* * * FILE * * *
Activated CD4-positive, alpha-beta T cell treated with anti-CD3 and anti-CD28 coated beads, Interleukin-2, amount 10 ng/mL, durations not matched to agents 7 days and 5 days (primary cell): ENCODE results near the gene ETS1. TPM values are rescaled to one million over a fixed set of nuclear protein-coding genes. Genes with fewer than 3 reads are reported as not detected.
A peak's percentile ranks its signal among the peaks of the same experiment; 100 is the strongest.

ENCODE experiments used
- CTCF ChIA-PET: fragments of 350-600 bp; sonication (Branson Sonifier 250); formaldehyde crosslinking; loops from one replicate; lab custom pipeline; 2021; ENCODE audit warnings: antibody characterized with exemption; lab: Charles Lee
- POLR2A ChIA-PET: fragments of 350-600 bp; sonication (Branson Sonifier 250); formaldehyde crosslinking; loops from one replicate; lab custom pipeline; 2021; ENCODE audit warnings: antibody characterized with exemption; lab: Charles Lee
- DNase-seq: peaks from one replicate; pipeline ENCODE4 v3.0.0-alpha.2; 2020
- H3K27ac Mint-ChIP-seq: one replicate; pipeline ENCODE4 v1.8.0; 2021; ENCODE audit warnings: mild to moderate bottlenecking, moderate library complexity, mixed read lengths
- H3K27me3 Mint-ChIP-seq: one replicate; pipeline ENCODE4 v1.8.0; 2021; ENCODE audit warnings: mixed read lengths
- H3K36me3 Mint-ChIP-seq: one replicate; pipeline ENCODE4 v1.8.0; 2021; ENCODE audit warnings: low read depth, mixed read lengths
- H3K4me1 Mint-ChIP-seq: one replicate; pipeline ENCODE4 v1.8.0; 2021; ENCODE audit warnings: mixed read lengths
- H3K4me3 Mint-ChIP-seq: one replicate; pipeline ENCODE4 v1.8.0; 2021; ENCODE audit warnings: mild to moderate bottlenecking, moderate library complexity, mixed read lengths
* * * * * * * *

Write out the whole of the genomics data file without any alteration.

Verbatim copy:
Activated CD4-positive, alpha-beta T cell treated with anti-CD3 and anti-CD28 coated beads, Interleukin-2, amount 10 ng/mL, durations not matched to agents 7 days and 5 days (primary cell): ENCODE results near the gene ETS1. TPM values are rescaled to one million over a fixed set of nuclear protein-coding genes. Genes with fewer than 3 reads are reported as not detected.
A peak's percentile ranks its signal among the peaks of the same experiment; 100 is the strongest.

ENCODE experiments used
- CTCF ChIA-PET: fragments of 350-600 bp; sonication (Branson Sonifier 250); formaldehyde crosslinking; loops from one replicate; lab custom pipeline; 2021; ENCODE audit warnings: antibody characterized with exemption; lab: Charles Lee
- POLR2A ChIA-PET: fragments of 350-600 bp; sonication (Branson Sonifier 250); formaldehyde crosslinking; loops from one replicate; lab custom pipeline; 2021; ENCODE audit warnings: antibody characterized with exemption; lab: Charles Lee
- DNase-seq: peaks from one replicate; pipeline ENCODE4 v3.0.0-alpha.2; 2020
- H3K27ac Mint-ChIP-seq: one replicate; pipeline ENCODE4 v1.8.0; 2021; ENCODE audit warnings: mild to moderate bottlenecking, moderate library complexity, mixed read lengths
- H3K27me3 Mint-ChIP-seq: one replicate; pipeline ENCODE4 v1.8.0; 2021; ENCODE audit warnings: mixed read lengths
- H3K36me3 Mint-ChIP-seq: one replicate; pipeline ENCODE4 v1.8.0; 2021; ENCODE audit warnings: low read depth, mixed read lengths
- H3K4me1 Mint-ChIP-seq: one replicate; pipeline ENCODE4 v1.8.0; 2021; ENCODE audit warnings: mixed read lengths
- H3K4me3 Mint-ChIP-seq: one replicate; pipeline ENCODE4 v1.8.0; 2021; ENCODE audit warnings: mild to moderate bottlenecking, moderate library complexity, mixed read lengths